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Queen inspects names of Afghan war dead

October 24th, 2011 Australia

THE Queen has paid special homage to diggers killed in Afghanistan, during a visit to the Australian War Memorial.
Inspecting the Roll of Honour, where the names of more than 100,000 war dead are listed, the Queen paused over the Afghanistan list.

Queen inspects names of Afghan war deadThe list contains the names of 21 of the 29 Australian soldiers killed in the decade-long conflict.

Afghanistan has personal significance for the monarch, with her grandson Harry having served there with British forces.

Several hundred wellwishers braved the rain to give the Queen and Prince Philip a rousing cheer as they arrived at the memorial on their last official engagement in Canberra.

The Queen wore a champagne cashmere coat over a floral dress with a champagne trim and a matching hat.
She laid a wreath at the foot of the Tomb of Unknown Soldier during a short and solemn ceremony.

Later the royal couple chatted with a group of serving defence force members and veterans, and inspected photos from their past visits to the memorial.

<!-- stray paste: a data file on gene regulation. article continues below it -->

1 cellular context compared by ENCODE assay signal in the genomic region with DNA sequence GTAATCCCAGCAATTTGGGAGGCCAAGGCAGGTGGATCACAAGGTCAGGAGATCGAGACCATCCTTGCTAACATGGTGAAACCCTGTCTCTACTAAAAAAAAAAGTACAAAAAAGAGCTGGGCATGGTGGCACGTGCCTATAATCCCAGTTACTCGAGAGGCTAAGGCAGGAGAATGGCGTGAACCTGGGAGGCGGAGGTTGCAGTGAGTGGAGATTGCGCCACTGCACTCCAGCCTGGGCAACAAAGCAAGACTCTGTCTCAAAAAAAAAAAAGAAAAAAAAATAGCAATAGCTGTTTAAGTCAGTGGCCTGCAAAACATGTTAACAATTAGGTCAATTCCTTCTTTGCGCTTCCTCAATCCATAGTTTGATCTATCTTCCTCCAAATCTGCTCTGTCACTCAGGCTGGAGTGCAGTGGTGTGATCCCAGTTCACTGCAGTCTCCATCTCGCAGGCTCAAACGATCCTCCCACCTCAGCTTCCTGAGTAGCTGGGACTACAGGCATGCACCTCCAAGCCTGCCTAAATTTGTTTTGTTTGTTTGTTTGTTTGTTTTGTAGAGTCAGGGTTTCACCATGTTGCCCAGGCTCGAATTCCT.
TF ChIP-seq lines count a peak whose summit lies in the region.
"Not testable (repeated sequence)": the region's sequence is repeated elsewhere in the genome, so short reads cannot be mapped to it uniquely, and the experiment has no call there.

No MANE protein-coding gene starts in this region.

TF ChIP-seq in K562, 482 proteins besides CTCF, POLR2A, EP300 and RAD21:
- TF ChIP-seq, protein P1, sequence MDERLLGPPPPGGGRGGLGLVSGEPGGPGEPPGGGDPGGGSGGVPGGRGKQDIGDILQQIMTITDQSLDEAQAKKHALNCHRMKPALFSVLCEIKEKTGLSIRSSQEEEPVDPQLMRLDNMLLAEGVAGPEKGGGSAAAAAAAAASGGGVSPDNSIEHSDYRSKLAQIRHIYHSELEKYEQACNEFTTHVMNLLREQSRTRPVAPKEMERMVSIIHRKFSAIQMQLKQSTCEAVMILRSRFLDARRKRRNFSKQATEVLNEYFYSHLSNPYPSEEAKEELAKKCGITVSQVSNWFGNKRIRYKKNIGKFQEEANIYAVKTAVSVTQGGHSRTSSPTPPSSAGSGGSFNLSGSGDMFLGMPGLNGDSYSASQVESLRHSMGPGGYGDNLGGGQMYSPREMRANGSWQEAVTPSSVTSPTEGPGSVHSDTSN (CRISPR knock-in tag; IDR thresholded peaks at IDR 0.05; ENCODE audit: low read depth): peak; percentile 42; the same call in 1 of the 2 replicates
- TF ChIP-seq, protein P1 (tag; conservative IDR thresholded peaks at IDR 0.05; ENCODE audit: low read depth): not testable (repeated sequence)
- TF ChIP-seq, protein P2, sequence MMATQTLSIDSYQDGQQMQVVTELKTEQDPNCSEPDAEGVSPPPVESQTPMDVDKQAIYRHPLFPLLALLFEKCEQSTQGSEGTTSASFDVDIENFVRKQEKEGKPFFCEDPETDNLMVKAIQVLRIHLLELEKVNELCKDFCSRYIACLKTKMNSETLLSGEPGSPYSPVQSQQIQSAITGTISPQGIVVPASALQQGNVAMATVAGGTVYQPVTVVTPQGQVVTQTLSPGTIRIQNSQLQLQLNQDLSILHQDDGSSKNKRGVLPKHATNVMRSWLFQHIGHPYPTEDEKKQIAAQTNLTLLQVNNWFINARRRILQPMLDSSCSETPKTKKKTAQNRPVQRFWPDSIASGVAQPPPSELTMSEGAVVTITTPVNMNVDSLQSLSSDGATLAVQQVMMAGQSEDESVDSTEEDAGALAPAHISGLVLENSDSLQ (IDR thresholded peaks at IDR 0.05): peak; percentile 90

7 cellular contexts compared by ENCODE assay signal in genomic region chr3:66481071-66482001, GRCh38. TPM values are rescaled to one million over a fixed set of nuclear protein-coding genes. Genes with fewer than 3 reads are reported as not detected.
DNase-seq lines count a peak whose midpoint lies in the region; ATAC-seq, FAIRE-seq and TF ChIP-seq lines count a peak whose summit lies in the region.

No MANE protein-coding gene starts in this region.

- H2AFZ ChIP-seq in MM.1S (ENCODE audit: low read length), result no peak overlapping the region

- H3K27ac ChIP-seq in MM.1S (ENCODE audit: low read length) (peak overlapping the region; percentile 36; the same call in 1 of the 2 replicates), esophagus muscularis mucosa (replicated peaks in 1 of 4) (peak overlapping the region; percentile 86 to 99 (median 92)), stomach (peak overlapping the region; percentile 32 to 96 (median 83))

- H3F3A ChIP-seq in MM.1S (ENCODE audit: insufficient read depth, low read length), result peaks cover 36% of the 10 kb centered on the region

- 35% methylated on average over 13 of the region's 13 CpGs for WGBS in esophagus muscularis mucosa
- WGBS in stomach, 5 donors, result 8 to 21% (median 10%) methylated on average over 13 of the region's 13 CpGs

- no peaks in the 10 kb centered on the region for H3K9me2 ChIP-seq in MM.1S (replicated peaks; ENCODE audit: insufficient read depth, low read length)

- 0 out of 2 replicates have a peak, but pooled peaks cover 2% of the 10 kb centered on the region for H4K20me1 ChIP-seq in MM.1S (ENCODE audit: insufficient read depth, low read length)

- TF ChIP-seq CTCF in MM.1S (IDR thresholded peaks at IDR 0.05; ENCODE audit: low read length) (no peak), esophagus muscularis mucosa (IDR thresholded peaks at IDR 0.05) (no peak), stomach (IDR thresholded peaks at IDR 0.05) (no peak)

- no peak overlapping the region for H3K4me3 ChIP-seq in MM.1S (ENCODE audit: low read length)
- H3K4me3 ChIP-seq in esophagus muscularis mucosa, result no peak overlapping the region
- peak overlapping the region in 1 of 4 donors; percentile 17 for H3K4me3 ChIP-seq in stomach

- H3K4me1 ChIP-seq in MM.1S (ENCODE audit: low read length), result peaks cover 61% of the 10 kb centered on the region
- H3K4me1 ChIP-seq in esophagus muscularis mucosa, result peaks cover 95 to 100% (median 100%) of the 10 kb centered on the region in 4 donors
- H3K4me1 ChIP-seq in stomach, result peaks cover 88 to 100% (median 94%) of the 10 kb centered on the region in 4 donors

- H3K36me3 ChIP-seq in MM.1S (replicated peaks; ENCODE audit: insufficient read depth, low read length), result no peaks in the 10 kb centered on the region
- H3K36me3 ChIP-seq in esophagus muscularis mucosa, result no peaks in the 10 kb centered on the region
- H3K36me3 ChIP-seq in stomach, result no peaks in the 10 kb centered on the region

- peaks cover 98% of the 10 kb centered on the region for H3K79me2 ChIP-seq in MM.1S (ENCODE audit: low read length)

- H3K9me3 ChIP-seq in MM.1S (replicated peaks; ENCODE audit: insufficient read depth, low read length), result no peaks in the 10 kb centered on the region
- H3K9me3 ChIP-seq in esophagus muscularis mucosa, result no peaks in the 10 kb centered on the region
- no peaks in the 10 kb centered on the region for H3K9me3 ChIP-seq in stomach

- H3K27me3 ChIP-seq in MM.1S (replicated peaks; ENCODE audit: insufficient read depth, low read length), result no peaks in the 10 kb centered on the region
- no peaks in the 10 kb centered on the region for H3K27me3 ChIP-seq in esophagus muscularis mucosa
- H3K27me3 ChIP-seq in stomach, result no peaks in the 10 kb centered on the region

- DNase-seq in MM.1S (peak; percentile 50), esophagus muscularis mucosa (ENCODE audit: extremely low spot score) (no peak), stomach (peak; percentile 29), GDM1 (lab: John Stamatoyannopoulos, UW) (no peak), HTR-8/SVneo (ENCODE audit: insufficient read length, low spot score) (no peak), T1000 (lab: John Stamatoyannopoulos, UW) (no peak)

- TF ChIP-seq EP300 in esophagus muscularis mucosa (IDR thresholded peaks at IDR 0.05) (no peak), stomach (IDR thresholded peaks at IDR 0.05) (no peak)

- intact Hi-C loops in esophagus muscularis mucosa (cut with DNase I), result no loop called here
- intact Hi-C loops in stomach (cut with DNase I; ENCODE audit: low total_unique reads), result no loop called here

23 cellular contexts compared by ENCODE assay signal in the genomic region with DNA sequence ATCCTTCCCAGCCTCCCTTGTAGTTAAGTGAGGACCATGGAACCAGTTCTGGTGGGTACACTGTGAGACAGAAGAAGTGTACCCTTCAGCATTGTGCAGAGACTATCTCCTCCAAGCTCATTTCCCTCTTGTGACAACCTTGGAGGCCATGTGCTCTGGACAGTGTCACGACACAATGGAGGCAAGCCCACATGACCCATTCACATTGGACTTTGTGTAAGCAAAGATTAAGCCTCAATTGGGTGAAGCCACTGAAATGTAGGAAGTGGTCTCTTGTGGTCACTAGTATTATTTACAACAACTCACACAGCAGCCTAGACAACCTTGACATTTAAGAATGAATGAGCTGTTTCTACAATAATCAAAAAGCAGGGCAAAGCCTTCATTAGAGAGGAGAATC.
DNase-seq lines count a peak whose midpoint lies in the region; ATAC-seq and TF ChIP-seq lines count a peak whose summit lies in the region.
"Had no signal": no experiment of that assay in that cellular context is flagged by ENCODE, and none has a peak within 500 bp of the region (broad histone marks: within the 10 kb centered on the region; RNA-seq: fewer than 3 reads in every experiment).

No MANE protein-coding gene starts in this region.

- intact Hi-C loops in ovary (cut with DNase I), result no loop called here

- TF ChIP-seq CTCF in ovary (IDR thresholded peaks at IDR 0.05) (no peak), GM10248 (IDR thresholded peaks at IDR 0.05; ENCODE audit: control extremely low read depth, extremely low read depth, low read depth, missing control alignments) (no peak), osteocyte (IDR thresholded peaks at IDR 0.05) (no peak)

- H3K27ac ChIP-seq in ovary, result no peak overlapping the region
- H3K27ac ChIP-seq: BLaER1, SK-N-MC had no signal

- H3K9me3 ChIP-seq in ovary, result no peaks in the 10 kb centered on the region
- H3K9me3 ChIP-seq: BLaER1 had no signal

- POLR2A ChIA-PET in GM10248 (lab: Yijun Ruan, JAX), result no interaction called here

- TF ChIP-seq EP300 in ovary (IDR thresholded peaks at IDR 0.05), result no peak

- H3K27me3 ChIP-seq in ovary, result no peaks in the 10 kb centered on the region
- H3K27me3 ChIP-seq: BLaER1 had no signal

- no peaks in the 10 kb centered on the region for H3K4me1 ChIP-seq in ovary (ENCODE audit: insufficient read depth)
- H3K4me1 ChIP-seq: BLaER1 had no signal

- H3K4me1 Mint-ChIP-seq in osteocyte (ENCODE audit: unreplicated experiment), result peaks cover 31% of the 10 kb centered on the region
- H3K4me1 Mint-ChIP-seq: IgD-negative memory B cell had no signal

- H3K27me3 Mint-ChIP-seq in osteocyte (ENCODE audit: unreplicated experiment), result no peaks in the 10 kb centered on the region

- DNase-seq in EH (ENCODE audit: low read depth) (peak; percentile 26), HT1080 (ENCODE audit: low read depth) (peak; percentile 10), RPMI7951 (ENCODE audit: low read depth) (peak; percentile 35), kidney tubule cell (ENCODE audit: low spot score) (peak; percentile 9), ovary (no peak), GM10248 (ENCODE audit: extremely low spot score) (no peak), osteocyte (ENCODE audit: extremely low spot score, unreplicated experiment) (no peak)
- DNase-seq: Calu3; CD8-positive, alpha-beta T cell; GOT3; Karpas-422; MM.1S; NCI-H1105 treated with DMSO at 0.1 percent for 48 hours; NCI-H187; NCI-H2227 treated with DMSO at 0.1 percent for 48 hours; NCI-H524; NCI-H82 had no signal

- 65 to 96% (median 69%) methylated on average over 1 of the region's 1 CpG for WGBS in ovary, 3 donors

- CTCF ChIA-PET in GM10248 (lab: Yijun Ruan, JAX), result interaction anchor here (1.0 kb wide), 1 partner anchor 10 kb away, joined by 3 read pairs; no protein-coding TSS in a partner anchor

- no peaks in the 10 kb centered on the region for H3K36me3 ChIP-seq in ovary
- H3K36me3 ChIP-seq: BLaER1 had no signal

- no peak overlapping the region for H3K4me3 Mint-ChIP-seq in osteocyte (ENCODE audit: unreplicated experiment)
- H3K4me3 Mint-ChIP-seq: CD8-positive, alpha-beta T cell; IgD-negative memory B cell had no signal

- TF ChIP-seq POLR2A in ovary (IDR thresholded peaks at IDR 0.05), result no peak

One, dating back to the Queen’s first visit in 1954, shows her with the memorial’s director and eminent historian Charles Bean.

Veteran Norm Goldspink served as regimental sergeant-major at Duntroon when the Queen presented colours in 1970 and again at the silver jubilee parade in 1977.

“They remember the occasions, yes, for sure. They have good memories,” he said after again meeting the Queen.
Kokoda Track veteran Bede Tongs, 91, last met the Queen when she visited in 2000.

“I met her again today. It’s lovely. I am a royalist … and I’m still around under the system we have – lovely people,” he said.

Vietnam War veteran Chris Roberts described the Queen as “a very gracious lady”.

“What I was amazed about was she talked to everyone, the young sailors, soldiers and airmen of the force, and every veteran. She seemed to have an empathy with us.”

Corporals Leon Botham, Lisa Abbott and Jeremy Pahl represented the Kapooka army recruit training centre at Wagga Wagga.

“They don’t come here very often so it’s an honour to be part of the people to meet them,” Corporal Botham said.

Corporal Abbott said she had been nervous about talking to the Queen but it was “very good” to meet her.

Judith Landford, whose son Bruce flew her down from Brisbane for the occasion, waited three hours in the rain.

“We were right at the front and our beautiful bunch of yellow roses, the Queen took them,” she said.

Ms Landford wore a crown brooch sent to her in 1953 by her godmother in England as a memento of the Queen’s coronation.

Canberra resident Angela Griffiths took her children to see the Queen.

“I’m English originally and I’ve always followed them, and I thought it would be the last opportunity to see them,” she said.

The Queen leaves Canberra tomorrow morning for engagements in Melbourne.